why perfectionism is so totally overrated

 

 

I was at a week-long writer’s retreat at a villa in St Tropez. We played two truths and a lie. The point was to speak and go deep.

Some of us might or might not have said things like:

My friend knows that I slept with her husband.
I’ve been in prison twice.
I’ve been lonely my whole life.
I feel secretly responsible for the death of my child.
My English teacher seduced me when I was sixteen.

The point was to create an atmosphere of intimacy and trust that would allow us to pack as much progress as we could in the time that we had together.

If we couldn’t share work that was still in the vulnerable early stages, or tell each other the truth (in a constructive manner), or go deep in the timed writing exercises, we would waste time and money.

We were in a working relationship with each other. And the foundation of any relationship, as Dr Phil would probably tell you, is trust.

We live in a culture that trumpets this idea of fierce individualism, and yet in so many ways we depend on each other to move up and move forward. I saw this at the villa. Improving as a writer is a creative and collaborative process: it depends on experimentation, risk, trial and error, constructive feedback, a growing sense of what works and what doesn’t and why (or why not).

But first, you have to put yourself out there in your imperfect glory

your deep and fucked-up beauty

both in what you reveal and how you reveal it.

This makes me think of the advice Seth Rose gave an audience of aspiring entrepreneurs several years ago. Just make a version of the technology and get it out there, he said. Don’t waste time trying to make it perfect. You need to see how the user responds to it. Chances are they’ll use it in ways you never predicted, while ignoring the functions you considered important.

Then you can evolve the product according to what the user needs and wants, instead of what you think the user needs and wants.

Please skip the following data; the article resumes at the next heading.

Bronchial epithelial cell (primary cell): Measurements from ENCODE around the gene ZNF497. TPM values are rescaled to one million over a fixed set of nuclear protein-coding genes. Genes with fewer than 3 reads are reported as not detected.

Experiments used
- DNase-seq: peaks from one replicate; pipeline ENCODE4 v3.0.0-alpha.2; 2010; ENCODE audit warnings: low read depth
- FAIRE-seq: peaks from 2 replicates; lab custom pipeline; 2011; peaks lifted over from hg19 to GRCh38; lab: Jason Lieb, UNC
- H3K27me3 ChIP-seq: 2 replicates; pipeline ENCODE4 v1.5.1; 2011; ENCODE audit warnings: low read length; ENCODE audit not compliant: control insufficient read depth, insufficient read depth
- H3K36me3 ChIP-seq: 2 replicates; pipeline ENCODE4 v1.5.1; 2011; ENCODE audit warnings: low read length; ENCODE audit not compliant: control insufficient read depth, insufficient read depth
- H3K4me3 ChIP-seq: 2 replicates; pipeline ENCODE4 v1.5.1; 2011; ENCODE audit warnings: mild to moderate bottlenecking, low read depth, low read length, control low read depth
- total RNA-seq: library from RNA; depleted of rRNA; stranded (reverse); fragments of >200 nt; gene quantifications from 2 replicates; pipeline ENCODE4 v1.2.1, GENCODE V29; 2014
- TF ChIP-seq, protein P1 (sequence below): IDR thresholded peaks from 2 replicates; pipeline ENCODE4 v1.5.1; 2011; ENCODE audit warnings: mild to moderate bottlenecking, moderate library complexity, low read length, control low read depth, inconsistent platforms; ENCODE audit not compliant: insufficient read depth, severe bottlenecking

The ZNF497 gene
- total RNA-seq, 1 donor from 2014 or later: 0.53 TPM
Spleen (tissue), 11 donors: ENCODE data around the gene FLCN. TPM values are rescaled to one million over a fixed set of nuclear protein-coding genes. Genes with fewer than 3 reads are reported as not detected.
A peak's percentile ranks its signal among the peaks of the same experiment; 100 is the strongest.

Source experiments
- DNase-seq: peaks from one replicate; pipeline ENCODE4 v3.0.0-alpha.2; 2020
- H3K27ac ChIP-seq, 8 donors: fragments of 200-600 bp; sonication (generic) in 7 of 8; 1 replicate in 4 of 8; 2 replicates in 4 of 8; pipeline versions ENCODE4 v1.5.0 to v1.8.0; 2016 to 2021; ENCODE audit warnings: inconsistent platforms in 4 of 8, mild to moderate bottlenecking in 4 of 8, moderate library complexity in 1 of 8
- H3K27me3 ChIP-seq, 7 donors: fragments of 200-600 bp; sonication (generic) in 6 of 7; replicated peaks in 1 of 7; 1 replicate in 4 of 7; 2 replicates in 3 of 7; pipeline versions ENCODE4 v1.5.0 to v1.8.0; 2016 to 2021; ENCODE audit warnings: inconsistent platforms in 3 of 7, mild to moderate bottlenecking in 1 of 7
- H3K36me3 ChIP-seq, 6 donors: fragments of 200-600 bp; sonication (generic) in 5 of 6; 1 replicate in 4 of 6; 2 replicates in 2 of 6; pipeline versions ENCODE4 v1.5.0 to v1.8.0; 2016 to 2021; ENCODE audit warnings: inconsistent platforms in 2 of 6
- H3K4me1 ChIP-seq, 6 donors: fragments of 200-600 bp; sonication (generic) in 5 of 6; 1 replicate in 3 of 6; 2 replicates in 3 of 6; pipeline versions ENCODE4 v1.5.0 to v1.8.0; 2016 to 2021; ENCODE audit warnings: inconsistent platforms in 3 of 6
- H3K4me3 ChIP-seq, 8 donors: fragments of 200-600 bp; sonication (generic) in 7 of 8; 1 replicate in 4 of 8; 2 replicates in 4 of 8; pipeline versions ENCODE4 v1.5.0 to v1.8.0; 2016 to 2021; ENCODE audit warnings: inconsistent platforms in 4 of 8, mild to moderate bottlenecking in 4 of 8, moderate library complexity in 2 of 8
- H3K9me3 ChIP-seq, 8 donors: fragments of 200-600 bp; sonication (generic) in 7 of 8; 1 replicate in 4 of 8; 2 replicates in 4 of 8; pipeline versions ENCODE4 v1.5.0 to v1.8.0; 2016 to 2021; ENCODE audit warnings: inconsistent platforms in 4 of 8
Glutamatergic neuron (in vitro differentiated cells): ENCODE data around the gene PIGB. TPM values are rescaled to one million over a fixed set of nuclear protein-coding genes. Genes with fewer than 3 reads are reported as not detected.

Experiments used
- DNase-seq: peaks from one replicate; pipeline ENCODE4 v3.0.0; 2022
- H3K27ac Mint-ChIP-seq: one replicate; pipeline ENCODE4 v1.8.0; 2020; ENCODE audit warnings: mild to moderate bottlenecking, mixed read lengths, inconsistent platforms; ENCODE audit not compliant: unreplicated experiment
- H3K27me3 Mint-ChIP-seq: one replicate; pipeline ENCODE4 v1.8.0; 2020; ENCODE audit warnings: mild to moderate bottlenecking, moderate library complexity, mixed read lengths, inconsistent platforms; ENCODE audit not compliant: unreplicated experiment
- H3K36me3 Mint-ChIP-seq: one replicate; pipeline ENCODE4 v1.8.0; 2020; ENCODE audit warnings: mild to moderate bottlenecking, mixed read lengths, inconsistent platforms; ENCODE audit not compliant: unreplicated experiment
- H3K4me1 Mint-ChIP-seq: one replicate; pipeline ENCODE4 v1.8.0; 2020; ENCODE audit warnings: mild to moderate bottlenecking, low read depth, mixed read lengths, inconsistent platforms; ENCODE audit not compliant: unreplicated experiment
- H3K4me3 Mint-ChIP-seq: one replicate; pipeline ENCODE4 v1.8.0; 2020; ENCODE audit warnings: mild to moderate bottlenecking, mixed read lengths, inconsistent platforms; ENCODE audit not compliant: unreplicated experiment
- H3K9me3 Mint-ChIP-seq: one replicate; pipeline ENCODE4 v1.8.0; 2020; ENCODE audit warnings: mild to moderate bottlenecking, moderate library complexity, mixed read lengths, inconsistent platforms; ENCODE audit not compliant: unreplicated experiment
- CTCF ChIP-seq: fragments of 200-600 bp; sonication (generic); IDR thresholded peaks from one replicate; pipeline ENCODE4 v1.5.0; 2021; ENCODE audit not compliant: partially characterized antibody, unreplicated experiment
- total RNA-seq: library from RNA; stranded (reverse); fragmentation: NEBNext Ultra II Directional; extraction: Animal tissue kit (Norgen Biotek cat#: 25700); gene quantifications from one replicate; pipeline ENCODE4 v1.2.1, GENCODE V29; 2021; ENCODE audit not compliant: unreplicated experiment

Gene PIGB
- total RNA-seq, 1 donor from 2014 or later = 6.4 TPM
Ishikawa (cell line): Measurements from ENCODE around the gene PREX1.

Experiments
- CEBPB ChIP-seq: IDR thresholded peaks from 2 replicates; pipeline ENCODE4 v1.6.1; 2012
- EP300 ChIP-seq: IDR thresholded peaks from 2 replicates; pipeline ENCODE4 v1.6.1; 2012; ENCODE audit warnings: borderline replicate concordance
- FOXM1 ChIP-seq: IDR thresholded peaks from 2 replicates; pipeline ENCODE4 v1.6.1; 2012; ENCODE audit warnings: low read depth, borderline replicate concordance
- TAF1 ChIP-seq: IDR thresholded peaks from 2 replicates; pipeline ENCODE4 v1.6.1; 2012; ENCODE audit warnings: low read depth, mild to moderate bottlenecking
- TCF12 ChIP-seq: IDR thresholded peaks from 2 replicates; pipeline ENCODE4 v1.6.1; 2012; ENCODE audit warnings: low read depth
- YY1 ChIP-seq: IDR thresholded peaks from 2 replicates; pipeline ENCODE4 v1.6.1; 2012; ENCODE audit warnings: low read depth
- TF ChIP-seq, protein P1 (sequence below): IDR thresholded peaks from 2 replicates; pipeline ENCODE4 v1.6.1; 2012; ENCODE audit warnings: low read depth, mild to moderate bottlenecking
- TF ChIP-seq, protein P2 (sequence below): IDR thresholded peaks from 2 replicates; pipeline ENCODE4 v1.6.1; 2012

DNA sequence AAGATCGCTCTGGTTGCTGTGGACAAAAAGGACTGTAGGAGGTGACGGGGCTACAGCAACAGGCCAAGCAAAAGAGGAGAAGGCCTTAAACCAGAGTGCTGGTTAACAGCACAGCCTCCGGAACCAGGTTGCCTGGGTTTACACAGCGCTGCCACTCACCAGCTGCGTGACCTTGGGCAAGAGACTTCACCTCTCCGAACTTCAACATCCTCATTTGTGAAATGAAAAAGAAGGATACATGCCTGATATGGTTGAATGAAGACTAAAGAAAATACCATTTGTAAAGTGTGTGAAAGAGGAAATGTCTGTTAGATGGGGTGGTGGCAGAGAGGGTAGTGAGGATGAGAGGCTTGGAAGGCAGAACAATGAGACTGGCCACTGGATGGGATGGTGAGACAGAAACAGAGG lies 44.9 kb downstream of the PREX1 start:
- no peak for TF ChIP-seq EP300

In what strikes me as a similar way, your blog, your ‘voice’, your personal brand, evolves through an ongoing interaction with the people formerly known as your audience. You put yourself out there, you collect feedback, you develop a sense for what works and where your interests and your audience’s interests align (a.k.a. the ‘sweetspot’). You evolve through trial and error, variation and selection, in response to a rapidly changing world.

You try out different things, discard the failures and repeat the successes – and then repeat – and then repeat.

But you have to be willing to fail. To make mistakes. Often in public.

(The trick is to make sure that they’re survivable mistakes and failures – what Peter Sims refers to in his book as “little bets”.)

If you struggle with perfectionism, this can be a problem.

We need to trust our own ability to tolerate risk, uncertainty and repeated failures. We need to trust that the world will not annihilate us for having the audacity to reveal ourselves as a continuing work-in-progress.

Creativity calls for trust. This blog post makes the connection between creativity, trust and play (an important element of being creative).

Play gets people comfortable and relaxed with one another. When we play we lose our tendency toward conservative thinking. We take more chances. We muster up the courage to share our most outrageous thinking. Fear dissipates; better ideas materialize.

When people are trusting, they are more likely to speak their minds and float their ideas, no matter how crazy or half-baked they fear those ideas to be.

I’ll repeat that: people are more likely to speak their minds.

The fear of failure, of looking and being imperfect, traps us inside ourselves, in a silent place where nothing grows. It cuts us off from the energy of the world.

When you share your work, float your ideas, speak your mind, you are in direct engagement with the world. The creative act is an expansive act. In contrast, perfectionism is about isolation, shame, stagnation. You hide behind an image, an idea, a dream of perfection that serves neither the world nor yourself.

To be creative, we have to trust in the process.

We have to trust in ourselves.

Which means we have to accept ourselves. If you’re constantly judging and criticizing and dismissing your ideas, your voice will never find the space it needs to speak.

Subscribe to my list in that ink-blot-butterfly box overhead.

Jun 6, 2011
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12 comments · Add Yours

Interesting. My creatively just kicked into a higher gear, but I blame “bad haiku”. Still, I feel a little funny talking about it in a blog because blogs never die once they’re posted.